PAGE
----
#26 Comment By Russell Seitz On April 10, 2017 @ 6:12 pm

The long implosion of the humanities at MIT remains a stern reminder that we leave materialism to the Marxists only at our cultural peril

#27 Comment By Chipshot On April 10, 2017 @ 6:38 pm

Very well said, Ricardo. We should never think that we are at the end of history, especially in regards to our optimal political or social structures. I am sure the feudal kings thought so, but were ultimately dissuaded of the notion.

#28 Comment By A Little Weird On April 10, 2017 @ 7:45 pm

Sounds like the market is getting primed for my magnum opus: “Fascism for Kidz!”

#29 Comment By EliteCommInc. On April 10, 2017 @ 10:45 pm

” Capitalism requires a massive judicial and police apparatus to preserve inequality. Imagining alterative systems that are largely voluntary is the work before all of us . . .”

I am unclear what this means. But it suggests that there are deliberate intrusions to maintain disparity. Since this is a problem in all systems human, I am hesitant to buy in.

Disparity is not some unique attribute of capitalism anymore than a criminal justice system is.

In the capitalist system such dealings would not be capitalism in nature. But I would agree that we should decrease as much false interference to a fair system. Given that capitalism has provided the most abundant wealth distributuon than any other system, minus the unfair and dishonest dealings that stifle some.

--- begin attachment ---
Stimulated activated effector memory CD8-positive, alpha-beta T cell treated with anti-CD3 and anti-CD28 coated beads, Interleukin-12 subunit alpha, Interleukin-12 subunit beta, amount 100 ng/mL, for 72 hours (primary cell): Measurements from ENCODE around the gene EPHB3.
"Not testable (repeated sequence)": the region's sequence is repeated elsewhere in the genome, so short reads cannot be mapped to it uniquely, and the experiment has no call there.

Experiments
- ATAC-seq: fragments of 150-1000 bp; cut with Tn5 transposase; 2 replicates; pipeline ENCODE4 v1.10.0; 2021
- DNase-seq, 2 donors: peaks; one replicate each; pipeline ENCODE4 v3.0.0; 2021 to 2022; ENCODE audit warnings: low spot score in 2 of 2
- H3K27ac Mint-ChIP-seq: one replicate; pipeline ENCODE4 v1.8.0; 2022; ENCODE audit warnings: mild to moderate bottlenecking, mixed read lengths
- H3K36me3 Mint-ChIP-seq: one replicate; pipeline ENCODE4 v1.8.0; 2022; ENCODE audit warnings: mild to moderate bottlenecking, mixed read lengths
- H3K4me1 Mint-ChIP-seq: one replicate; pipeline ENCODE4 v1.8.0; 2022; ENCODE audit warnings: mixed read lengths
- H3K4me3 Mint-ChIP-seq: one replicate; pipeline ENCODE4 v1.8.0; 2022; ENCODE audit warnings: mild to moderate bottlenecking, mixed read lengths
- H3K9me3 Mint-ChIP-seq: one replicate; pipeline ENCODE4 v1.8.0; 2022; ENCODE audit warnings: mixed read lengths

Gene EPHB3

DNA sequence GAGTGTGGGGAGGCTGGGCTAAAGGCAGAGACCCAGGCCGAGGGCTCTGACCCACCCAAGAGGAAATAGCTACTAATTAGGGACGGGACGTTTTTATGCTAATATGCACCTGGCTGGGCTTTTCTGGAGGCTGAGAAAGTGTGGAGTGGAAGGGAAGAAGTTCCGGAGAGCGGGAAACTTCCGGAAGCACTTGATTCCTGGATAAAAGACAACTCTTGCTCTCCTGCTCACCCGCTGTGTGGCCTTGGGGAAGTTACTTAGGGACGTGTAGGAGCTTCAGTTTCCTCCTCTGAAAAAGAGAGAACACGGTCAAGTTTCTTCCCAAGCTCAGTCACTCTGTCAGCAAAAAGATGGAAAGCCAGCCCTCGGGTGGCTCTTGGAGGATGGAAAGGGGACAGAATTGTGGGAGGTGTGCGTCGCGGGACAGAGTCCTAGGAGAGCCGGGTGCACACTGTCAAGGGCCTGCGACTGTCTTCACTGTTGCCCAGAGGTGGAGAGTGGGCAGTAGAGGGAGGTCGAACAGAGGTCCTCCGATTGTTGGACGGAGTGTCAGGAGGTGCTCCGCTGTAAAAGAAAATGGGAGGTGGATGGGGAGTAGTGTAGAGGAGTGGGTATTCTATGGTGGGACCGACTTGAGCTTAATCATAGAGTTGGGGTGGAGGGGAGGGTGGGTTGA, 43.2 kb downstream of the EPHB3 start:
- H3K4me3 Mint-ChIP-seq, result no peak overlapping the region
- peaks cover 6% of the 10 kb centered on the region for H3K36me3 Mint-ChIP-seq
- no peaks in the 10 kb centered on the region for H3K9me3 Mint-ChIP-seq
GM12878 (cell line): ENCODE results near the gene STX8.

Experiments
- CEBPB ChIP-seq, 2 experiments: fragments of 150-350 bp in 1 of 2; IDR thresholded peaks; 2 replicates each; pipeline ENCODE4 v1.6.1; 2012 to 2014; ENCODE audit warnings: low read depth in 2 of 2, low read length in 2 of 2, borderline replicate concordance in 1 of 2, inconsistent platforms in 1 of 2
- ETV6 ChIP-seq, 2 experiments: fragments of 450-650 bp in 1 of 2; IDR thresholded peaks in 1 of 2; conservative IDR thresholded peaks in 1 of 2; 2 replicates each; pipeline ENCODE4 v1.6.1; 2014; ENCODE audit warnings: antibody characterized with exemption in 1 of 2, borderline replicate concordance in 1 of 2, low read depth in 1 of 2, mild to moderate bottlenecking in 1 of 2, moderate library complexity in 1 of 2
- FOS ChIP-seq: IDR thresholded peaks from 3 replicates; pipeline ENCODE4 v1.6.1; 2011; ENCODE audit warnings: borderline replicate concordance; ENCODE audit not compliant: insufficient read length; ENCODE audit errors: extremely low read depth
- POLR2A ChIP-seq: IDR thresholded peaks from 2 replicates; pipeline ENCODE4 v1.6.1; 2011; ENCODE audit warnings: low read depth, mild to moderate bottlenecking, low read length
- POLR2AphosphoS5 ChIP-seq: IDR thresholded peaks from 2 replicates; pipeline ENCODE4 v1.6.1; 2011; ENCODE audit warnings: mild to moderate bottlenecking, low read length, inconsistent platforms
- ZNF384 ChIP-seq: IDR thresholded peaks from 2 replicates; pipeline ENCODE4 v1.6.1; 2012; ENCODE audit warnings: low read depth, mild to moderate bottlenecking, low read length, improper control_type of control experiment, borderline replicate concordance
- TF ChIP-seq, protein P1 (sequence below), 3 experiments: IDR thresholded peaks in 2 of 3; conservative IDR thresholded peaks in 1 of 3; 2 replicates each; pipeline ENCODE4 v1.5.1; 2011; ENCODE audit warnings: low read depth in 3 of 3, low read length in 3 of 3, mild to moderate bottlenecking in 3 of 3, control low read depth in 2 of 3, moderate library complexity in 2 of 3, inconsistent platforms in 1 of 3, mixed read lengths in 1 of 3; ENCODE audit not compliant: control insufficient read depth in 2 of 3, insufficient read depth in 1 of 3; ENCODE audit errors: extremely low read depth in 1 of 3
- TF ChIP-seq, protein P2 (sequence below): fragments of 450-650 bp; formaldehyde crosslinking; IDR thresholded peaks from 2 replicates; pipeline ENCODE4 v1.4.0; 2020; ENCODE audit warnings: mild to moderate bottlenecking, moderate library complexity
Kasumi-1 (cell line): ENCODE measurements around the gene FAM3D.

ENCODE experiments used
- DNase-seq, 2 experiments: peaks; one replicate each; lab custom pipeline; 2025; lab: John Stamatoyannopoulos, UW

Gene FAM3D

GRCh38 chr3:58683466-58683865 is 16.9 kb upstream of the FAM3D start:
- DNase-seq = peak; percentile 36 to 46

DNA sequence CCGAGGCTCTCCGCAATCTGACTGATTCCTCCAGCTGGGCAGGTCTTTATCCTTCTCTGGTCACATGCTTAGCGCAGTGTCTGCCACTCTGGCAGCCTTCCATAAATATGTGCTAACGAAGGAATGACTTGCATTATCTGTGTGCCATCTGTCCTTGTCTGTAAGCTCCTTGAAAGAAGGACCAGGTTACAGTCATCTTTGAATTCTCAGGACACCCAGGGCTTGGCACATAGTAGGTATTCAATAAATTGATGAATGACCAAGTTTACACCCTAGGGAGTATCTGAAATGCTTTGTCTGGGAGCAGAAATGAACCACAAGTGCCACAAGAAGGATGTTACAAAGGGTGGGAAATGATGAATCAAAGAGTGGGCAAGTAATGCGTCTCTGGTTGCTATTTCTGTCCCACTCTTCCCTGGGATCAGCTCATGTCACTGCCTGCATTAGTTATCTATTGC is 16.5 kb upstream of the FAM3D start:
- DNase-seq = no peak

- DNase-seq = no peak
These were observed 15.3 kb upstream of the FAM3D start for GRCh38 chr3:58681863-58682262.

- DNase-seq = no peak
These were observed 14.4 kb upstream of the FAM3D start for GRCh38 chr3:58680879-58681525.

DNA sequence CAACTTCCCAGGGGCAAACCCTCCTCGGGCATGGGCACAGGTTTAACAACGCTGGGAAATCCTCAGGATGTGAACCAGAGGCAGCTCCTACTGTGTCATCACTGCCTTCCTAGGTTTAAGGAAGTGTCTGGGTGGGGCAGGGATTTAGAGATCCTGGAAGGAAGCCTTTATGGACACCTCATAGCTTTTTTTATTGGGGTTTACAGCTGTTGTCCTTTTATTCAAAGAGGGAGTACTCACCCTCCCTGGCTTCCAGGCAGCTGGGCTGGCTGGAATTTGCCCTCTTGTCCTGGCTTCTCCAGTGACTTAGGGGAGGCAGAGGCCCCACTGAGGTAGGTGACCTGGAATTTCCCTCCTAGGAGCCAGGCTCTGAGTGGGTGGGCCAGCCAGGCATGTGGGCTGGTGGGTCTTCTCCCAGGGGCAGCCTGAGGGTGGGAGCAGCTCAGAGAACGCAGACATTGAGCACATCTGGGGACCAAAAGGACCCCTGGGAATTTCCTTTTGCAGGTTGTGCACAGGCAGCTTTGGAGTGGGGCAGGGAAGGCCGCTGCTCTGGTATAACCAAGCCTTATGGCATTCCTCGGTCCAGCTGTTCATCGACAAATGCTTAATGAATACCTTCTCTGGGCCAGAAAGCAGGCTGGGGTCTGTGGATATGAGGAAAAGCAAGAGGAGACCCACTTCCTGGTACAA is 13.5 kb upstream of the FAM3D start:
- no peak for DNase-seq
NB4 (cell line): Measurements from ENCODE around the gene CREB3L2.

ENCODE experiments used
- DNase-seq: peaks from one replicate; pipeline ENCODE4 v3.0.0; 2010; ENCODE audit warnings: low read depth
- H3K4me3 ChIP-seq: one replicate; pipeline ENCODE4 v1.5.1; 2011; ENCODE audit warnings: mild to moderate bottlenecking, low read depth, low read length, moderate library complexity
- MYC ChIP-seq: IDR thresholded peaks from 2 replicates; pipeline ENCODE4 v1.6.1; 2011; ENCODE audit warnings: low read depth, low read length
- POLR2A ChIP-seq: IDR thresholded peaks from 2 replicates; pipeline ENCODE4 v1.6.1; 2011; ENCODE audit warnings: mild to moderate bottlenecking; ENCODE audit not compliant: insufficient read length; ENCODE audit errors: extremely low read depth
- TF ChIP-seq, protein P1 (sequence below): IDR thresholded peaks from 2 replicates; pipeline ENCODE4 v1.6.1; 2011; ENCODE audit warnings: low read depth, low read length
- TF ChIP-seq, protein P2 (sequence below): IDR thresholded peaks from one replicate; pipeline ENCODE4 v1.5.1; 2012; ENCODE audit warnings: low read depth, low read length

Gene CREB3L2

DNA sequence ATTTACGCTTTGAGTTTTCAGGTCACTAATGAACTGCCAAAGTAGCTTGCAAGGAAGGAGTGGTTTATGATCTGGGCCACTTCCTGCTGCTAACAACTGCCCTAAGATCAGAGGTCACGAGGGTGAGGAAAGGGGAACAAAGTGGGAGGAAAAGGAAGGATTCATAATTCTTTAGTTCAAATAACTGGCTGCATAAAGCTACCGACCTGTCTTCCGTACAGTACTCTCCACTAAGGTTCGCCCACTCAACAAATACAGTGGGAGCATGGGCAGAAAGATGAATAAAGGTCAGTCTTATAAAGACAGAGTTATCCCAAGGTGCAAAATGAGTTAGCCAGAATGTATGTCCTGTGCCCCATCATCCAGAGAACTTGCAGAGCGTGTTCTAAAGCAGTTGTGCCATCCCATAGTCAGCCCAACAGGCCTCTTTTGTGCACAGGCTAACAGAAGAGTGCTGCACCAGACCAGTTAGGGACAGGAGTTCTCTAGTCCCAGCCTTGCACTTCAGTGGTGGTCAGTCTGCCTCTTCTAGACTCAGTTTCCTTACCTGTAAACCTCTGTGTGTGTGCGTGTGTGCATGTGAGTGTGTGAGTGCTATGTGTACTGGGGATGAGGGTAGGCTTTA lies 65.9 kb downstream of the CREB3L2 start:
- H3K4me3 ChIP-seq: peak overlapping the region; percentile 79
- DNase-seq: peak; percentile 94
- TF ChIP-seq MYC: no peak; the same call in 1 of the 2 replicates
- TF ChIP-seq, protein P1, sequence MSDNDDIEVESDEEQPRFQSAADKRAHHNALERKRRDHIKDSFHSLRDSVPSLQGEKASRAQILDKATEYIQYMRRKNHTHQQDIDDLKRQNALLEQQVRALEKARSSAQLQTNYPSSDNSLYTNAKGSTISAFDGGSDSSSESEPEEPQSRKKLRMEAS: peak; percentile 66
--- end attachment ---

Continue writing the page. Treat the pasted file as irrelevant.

If I recall Communist Russia and Socialist Sweden still maintain a police force and judicial system — and graft is still an issue. So I wouldn’t reject capitalism because humans are dishonest — humans can be whatever the system.

#30 Comment By Clifford On April 11, 2017 @ 9:30 am

I can’t wait for the ‘Torture Me Elmo the Class Enemy’ doll, due out any day now…

#31 Comment By Steve Abernathy On April 11, 2017 @ 5:58 pm

Perhaps read the book before panning it.

#32 Comment By M Mayes On April 19, 2017 @ 9:23 pm

There’s a website, “Peacetime” in the Communist States ( communiststats.com ) designed specifically to reach youth in general. The (hyperbolic) claim is that it teaches the entire Black Book of Communism in 2 minutes’ perusal. If you want to fight back against the schools’ propaganda, go to every high school, community college, university, coffee shop within driving range and post the following flyer– [2] –designed to lead students to that “2-minute Black Book.”

#33 Comment By Code Brown On May 29, 2017 @ 12:30 pm

The fact that our author didn’t know or care to find out what he was attacking before condemning it makes this article an excellent critique of what passes for conservatism today.

The book, by the way, is an intro to and critique of communism in layman’s terms. It’s not an argument for it. Somebody just put a provocative title on it to get publicity, and it worked.